As I noted two days ago I store all colours as integers, in particular as uint values. These are stored as static members in a class, 'Col', for easy access to them, and also in saved levels created in the level editor (it actually stores only four bits per channel, to match the way the editor works).
Saturday 26 November 2011
Friday 25 November 2011
One of the things I had to unlearn when moving from C/C++ to ActionScript was about header files. In C and languages based on C it's common to create header files for constants and definitions used in the program, which are then included in any source file that needs them. Often some or all headers are included in all source files, alongside system headers. The only cost in doing this is compile time, though even this can be mitigated by precompiled headers and incremental compilation, or ignored with a fast enough compiler.
Thursday 24 November 2011
This is my replacement for the ColorTransform class. My reason for creating it was as I store colours as RGB integers, such as 0xffffff, 0x000000, but ColorTransform works with separate floating point values. With this class I can easily use RGB colours whenever I need to use a ColorTransform (which is quite a lot).
Wednesday 23 November 2011
(originally posted 25 May 2011)
This is one of the earliest screenshots I have of the game. Unfortunately I did not keep many screenshots of early versions. I was mostly developing the engine which either worked or didn’t, while the art was very much placeholder art which I was not interested in capturing for posterity.
Monday 21 November 2011
Although the x and y of a DisplayObject in ActionScript are accessed as Numbers they are stored internally as twips. Twips are units of one twentieth of a display pixel, small enough to position a DisplayObject with sub-pixel accuracy. But they are not Numbers and so should not be treated as such.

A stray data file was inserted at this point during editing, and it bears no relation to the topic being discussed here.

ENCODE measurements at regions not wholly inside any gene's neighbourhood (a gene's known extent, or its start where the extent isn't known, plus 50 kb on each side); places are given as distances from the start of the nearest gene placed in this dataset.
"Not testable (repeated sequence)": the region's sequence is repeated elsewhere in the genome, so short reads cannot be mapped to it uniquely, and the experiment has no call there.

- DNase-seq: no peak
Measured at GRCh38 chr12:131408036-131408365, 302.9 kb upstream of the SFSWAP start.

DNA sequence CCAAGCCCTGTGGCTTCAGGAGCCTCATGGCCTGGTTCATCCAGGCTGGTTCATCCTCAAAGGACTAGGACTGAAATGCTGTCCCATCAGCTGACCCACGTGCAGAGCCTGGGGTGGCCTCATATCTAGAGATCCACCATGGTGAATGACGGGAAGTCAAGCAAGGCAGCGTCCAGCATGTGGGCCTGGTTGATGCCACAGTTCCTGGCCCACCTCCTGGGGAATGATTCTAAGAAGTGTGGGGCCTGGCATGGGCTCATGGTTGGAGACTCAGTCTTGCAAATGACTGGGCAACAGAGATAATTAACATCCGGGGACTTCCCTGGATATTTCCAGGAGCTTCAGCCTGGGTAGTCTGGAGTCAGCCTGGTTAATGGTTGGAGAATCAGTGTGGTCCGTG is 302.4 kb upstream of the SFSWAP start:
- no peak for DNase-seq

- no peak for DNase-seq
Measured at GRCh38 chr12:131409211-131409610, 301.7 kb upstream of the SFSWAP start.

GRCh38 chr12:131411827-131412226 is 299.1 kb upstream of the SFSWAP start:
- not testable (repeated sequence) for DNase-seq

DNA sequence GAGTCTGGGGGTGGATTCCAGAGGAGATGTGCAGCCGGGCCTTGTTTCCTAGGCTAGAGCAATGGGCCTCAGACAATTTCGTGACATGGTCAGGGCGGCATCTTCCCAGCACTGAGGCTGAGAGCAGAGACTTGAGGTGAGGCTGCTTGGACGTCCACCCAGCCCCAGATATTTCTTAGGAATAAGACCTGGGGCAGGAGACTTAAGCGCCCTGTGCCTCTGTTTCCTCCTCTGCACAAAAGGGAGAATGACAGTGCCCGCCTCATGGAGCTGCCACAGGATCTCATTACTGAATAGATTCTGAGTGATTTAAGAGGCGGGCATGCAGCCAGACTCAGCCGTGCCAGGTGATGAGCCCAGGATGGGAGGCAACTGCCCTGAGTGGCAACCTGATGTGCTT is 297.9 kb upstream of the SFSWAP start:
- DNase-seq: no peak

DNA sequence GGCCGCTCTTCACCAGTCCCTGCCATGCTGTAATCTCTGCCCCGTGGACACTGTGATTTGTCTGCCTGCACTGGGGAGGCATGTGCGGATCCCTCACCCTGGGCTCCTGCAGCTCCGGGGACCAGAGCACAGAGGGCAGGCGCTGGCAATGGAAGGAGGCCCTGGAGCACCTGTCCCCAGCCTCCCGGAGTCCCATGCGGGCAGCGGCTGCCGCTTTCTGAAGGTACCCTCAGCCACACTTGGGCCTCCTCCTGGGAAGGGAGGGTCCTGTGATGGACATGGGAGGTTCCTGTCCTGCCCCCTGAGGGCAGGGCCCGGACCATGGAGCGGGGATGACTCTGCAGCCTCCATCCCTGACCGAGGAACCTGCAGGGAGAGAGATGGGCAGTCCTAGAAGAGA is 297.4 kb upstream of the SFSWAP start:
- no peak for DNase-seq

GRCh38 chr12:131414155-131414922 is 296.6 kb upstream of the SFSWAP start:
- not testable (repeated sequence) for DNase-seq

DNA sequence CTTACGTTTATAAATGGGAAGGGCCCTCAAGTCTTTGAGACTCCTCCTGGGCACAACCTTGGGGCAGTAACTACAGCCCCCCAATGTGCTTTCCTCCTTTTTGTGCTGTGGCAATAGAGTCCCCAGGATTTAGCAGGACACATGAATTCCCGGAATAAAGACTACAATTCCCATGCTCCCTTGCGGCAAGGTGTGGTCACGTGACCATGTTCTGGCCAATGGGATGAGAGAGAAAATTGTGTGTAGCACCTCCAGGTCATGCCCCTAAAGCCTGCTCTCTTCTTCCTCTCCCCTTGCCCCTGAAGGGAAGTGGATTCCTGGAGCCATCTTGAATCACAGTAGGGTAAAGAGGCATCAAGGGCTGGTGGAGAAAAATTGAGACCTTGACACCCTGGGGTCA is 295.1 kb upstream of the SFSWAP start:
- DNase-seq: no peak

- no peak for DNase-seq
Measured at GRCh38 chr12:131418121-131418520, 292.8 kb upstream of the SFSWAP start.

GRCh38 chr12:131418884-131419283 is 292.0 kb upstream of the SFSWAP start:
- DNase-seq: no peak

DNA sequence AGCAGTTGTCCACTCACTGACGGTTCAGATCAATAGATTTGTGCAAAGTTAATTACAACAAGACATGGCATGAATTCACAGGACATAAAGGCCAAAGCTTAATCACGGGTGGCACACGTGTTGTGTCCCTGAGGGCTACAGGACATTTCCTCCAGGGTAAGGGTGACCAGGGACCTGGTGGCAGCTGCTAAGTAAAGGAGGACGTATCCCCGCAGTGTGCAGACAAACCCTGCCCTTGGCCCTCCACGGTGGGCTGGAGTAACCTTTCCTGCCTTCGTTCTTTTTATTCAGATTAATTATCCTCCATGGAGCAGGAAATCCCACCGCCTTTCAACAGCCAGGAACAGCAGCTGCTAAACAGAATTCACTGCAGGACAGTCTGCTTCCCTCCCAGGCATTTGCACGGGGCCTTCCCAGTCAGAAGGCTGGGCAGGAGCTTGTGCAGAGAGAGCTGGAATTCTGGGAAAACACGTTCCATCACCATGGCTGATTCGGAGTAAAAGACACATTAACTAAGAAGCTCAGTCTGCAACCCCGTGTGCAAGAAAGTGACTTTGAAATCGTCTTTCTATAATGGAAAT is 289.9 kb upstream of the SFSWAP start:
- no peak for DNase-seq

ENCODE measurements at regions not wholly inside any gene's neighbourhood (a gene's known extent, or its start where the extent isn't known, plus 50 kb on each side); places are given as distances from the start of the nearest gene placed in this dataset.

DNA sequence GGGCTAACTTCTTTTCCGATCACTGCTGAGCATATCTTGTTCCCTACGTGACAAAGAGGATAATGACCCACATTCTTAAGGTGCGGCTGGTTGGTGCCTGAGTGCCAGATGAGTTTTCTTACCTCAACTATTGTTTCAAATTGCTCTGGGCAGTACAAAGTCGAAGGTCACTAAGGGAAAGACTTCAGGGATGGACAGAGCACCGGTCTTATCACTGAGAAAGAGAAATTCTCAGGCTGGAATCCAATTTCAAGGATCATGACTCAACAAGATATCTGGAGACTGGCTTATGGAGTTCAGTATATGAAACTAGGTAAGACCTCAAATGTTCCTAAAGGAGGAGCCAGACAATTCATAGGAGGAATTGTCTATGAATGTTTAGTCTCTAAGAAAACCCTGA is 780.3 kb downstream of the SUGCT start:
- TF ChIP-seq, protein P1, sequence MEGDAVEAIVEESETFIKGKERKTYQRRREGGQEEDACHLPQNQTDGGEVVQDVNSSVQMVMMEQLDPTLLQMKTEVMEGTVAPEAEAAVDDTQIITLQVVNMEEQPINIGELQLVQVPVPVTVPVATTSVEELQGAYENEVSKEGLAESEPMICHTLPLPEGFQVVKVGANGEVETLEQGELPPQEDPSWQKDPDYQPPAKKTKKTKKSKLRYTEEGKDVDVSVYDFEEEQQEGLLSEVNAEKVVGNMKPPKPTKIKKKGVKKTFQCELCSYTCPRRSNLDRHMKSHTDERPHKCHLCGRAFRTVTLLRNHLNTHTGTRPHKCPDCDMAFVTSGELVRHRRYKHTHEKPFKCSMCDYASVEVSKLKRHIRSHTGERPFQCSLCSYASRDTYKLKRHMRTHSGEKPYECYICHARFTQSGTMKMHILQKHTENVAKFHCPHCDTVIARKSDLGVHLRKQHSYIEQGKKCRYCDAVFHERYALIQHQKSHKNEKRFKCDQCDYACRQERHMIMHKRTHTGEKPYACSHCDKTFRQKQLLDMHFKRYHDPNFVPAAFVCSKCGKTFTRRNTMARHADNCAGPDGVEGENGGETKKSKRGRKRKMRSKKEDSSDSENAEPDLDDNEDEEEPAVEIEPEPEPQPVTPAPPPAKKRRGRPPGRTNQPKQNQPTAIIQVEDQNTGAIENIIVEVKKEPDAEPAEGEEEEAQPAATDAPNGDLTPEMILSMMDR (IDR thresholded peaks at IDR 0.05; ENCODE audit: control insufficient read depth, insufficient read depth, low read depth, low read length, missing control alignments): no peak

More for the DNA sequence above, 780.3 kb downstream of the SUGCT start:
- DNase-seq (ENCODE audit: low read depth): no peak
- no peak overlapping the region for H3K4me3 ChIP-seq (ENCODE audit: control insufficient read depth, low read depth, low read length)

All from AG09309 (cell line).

In particular if the position of an object needs to be stored for later use it should be stored somewhere else. Storing it in the built in fields of a DisplayObject is slower and less accurate.
Be especially careful of doing calculations on values stored as twips which can amplify the error, such as subtracting the positions of two DisplayObjects to get their separation or the bearing of one from the other, or using two positions of a moving DisplayObject to calculate its velocity.
Sunday 20 November 2011
(originally posted 1st June 2011)
From the start I wanted a tower defense game in 3D. Not just one which is rendered in 3D, like Defense Grid, or an isometric view like Doomsday Defense, but one where the gameplay takes place in three dimensions.
Most tower defense games are linear, with enemies travelling along paths to an exit or goal. These games can be very well done, but the gameplay always comes down to overpowering a parade of enemies with upgrades, as any strategy without upgrades is quickly discovered.